The Chagas' disease parasite Trypanosoma cruzi has the ability to infect many nucleated cell types, but its persistence in cardiac and smooth muscle is critical for disease progression. Like all obligate intracellular pathogens, T. cruzi mus couple its metabolic requirements to its host in order to survive. If the biochemical and cellular pathways that tether T. cruzi to its host cell were known - for cardiomyocytes in particular - we would be in a stronger position to design strategies to disrupt these functional ties and to inhibi parasite infection. However, with the exception of the well-recognized auxotrophies for purines, polyamines and certain amino acids, the metabolic dependencies of intracellular T. cruzi amastigotes have not been described in any cell type. This proposal builds on results from a recent genome-wide RNA interference (RNAi) screen in HeLa cells that offers an unbiased preview of host susceptibility factors that support intracellular T. cruzi infection. Among the pathways identified in our screen, host fatty acid metabolism emerged as a prominent candidate pathway that positively impacts intracellular T. cruzi amastigote growth. Proposed studies seek to determine where and how intracellular T. cruzi amastigotes intersect host fatty acid -oxidation and synthesis pathways and where the critical dependencies for this pathogen lie. Studies will exploit induced pluripotent stem cell-derived (iPSC) human cardiomyocytes as a new and biologically relevant T. cruzi infection model. RNAi will be combined with extracellular metabolic flux analyses and metabolic mass spectrometry to identify specific components (lipid entities and host enzymes) of host fatty acid metabolism that are critical to supporting human cardiomyocyte infection by T. cruzi. The proposed molecular and phenotypic characterization of host fatty acid metabolism as a key regulator of intracellular T. cruzi growth in cardiomyocytes will generate novel insights into the biology of this important human pathogen and its ability to integrate its metabolic needs with the host. Knowledge of these core dependencies has the potential to inform therapeutic strategies aimed at uncoupling the pathogen from its host.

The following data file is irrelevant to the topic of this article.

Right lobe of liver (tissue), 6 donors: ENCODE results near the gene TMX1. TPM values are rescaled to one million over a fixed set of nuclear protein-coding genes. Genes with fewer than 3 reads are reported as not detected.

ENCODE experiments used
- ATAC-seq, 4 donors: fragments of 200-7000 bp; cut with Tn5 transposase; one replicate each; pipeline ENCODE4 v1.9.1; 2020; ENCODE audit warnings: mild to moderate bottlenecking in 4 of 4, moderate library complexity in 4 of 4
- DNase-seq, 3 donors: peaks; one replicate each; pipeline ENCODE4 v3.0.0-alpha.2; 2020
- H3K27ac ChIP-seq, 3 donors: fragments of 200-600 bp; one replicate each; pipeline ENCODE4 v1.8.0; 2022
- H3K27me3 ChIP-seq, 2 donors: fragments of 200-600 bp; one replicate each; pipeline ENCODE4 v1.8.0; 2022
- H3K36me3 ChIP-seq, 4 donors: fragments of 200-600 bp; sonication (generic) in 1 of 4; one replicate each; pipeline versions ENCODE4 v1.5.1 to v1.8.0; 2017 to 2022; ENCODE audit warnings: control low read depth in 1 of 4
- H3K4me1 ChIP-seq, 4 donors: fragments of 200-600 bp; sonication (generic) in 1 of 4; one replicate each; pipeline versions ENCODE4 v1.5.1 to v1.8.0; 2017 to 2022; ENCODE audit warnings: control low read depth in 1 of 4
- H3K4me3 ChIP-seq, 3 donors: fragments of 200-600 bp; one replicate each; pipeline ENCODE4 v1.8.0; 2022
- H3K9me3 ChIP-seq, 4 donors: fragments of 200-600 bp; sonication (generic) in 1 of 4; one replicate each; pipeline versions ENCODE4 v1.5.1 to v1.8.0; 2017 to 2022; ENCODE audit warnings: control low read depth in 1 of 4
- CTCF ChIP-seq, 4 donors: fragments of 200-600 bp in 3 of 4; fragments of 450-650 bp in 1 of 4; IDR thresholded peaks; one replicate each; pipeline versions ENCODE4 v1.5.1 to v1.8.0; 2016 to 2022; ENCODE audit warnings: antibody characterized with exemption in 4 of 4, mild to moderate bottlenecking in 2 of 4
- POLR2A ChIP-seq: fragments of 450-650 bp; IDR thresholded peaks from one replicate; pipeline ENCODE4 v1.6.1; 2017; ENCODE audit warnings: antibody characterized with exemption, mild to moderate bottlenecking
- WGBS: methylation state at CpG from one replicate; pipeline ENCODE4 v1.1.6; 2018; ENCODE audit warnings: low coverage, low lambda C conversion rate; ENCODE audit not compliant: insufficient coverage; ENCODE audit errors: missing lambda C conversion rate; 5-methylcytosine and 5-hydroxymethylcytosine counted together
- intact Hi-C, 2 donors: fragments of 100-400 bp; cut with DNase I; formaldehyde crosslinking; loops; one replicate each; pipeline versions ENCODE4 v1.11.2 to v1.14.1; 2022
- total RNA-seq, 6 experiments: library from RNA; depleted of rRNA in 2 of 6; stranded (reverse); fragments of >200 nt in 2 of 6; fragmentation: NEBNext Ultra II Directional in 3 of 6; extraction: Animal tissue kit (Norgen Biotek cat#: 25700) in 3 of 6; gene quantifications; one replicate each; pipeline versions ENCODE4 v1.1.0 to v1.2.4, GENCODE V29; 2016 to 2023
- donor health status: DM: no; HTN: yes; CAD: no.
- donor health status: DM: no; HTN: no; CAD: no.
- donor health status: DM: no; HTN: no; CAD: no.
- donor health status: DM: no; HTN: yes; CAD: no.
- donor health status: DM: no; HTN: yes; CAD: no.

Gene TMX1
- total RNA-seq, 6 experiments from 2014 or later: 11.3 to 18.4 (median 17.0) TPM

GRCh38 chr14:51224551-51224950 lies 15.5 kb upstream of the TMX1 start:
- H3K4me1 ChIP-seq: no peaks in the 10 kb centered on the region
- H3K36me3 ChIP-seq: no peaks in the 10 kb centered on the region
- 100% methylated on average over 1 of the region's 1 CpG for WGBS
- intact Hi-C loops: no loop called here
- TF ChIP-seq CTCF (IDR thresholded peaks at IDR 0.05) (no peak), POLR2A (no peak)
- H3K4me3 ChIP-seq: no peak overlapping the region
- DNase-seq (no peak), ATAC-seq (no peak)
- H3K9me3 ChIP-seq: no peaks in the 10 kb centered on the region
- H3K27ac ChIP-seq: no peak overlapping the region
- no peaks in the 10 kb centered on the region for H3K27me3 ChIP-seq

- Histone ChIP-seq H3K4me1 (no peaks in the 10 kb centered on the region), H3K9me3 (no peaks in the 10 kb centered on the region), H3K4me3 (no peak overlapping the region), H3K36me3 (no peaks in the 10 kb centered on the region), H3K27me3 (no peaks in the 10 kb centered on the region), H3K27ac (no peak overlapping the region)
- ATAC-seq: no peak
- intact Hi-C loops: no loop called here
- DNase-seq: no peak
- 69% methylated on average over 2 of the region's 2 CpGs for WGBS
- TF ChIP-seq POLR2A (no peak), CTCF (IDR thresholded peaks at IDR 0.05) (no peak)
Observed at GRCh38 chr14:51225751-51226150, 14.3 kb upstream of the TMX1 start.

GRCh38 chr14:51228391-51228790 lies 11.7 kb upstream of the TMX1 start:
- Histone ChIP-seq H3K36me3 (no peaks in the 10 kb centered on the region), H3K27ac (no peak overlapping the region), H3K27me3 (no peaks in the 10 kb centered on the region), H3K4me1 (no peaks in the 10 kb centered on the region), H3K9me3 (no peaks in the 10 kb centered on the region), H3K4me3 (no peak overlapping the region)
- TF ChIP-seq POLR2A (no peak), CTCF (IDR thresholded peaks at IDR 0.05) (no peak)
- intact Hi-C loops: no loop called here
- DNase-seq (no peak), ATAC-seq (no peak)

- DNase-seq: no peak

These studies are relevant to the control of an important parasitic disease, Chagas' disease, a significant health burden in Latin America and an emerging immigrant health issue in the USA. The work will greatly increase knowledge of the host metabolic functions that are exploited by intracellular parasites to fuel their own growth and survival with the potential to provide opportunities to interrupt infection and improve disease outcomes in Chagas' patients.